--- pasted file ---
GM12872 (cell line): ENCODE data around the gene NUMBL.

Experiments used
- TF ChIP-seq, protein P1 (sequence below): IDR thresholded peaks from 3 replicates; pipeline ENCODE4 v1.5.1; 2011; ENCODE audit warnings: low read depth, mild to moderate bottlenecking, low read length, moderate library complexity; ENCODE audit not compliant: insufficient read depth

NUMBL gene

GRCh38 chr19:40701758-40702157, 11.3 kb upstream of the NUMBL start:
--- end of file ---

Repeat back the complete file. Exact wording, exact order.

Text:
GM12872 (cell line): ENCODE data around the gene NUMBL.

Experiments used
- TF ChIP-seq, protein P1 (sequence below): IDR thresholded peaks from 3 replicates; pipeline ENCODE4 v1.5.1; 2011; ENCODE audit warnings: low read depth, mild to moderate bottlenecking, low read length, moderate library complexity; ENCODE audit not compliant: insufficient read depth

NUMBL gene

GRCh38 chr19:40701758-40702157, 11.3 kb upstream of the NUMBL start: